Avoid making quick cosmetic changes to your resume just to get back out there, especially if you are switching gears. Your readers will see through it quickly. You’ll need to work harder to persuade them that you are a viable candidate. Consider too, that the potential employer also has a short attention span and is looking for reasons to disqualify you quickly.
Decide which fields you want to work in. As a former English teacher, you may want to work as an editor. If you were an airline stewardess, for example, perhaps you are looking for a job in customer service. As a technical writer, you may want to switch to instructional design.
Get job descriptions for your new desired position. Before writing your career change resume, check some of the postings in such job banks as monster.com. In Canada where I live we have something the NOC guide (National Occupation Classification) which gives detailed descriptions of the roles and competencies required for many jobs. You’ll find similar kinds of information on government websites.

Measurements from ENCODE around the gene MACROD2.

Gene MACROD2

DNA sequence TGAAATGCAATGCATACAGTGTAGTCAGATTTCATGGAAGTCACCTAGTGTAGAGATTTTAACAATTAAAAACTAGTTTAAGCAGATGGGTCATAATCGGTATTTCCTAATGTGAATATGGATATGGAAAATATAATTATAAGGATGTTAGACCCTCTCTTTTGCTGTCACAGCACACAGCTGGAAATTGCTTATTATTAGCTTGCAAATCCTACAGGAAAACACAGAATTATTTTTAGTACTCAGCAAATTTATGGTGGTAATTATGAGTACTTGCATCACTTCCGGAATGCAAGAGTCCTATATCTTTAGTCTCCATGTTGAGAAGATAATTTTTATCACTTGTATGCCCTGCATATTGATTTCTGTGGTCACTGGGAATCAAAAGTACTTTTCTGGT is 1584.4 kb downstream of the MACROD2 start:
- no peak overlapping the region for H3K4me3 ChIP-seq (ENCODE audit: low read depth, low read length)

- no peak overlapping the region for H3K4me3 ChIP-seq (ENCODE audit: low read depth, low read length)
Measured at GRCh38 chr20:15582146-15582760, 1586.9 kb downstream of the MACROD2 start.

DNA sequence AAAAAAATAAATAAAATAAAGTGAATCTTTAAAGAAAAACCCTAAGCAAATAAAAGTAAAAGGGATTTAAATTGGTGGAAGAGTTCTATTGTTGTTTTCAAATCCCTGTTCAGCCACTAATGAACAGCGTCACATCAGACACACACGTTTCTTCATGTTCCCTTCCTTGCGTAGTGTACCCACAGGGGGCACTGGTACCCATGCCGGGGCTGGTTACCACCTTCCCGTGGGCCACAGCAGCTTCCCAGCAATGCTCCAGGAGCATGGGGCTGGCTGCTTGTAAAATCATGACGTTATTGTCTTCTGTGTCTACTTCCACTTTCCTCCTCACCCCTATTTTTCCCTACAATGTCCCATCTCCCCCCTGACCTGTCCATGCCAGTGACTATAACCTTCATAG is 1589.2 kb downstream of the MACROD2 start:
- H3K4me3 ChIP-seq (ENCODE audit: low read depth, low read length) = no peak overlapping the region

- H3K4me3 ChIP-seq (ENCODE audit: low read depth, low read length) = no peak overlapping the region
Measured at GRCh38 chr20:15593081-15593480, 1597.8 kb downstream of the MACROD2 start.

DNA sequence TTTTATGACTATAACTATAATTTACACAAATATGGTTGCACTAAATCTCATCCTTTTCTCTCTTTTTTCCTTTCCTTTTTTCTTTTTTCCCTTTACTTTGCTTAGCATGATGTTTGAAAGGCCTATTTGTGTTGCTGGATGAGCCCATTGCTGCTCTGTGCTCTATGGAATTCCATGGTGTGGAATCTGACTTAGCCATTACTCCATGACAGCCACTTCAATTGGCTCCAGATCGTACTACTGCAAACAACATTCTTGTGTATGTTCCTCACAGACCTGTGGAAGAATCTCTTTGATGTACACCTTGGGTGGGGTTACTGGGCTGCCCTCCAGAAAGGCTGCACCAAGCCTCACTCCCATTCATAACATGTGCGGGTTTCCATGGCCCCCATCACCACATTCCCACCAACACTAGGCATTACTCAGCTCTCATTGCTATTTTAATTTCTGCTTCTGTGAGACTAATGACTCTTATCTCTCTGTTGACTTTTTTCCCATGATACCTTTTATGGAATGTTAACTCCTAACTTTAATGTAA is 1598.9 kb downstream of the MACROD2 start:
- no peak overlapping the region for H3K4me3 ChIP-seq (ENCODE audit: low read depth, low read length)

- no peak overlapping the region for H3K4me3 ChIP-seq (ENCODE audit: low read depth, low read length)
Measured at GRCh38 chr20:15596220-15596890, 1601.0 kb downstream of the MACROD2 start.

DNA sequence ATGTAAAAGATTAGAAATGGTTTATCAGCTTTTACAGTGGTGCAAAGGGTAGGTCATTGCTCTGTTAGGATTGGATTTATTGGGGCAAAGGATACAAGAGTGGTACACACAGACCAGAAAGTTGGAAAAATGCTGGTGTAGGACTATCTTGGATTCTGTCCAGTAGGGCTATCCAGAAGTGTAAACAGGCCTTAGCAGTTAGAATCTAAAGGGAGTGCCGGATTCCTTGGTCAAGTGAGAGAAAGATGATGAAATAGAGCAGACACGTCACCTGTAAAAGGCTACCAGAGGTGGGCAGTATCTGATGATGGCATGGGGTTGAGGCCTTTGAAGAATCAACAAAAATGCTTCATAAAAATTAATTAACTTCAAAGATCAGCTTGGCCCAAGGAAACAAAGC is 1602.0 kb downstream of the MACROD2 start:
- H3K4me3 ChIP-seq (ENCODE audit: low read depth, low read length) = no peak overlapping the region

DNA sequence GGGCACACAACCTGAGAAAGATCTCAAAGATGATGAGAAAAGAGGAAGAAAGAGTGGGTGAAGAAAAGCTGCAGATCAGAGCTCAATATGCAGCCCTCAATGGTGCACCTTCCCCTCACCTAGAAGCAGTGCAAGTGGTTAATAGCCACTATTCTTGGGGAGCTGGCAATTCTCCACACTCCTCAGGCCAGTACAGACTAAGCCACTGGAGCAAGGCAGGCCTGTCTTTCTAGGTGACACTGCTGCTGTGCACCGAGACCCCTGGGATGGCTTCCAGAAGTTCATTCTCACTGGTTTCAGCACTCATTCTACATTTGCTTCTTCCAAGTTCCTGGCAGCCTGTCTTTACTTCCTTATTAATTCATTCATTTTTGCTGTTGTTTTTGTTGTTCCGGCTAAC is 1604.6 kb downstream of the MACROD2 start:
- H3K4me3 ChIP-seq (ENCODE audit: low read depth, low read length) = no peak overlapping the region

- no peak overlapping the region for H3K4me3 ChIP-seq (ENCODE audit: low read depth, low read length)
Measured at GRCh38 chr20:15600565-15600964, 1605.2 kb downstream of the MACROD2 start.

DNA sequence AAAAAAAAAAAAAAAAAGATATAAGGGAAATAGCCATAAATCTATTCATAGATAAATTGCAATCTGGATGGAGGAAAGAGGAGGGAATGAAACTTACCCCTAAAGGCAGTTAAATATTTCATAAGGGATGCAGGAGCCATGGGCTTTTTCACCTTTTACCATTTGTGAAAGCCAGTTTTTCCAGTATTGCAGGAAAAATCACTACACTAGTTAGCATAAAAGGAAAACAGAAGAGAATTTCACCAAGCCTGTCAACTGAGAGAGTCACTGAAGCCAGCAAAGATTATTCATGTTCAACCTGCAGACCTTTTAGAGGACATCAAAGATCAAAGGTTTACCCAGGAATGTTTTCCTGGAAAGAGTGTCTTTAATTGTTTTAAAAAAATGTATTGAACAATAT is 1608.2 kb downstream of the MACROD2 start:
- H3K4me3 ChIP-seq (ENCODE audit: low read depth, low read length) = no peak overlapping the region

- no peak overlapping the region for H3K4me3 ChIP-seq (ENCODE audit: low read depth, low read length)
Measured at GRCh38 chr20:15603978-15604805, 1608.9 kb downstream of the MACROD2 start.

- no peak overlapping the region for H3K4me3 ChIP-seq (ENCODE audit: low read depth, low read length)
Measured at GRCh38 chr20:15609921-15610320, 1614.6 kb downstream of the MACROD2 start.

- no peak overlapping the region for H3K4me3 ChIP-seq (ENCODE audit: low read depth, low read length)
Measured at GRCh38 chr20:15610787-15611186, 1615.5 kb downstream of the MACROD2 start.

Do a transferable skills inventory. You have been skill building all your life. Whether you know it or not you have 1200 skills plus, according to some experts. Certian core skills transfer well to different types of positions. These include communication, interpersonal, administration, and problem solving skills.
Focus on those skills that will transfer well to your new desired occupation. For example, if you were in IT, and now want to do teaching, then examine your work experience and see if you have done any training. Go into this role in more detail along with any relevant training or volunteer work. De-emphasize or delete the rest.
Consider taking some short courses that are relevant to your new field. Many community colleges offer hands on training that will give you a chance to learn and apply new skills right away in projects and assignments. This counts for relevant experience in your career change resume.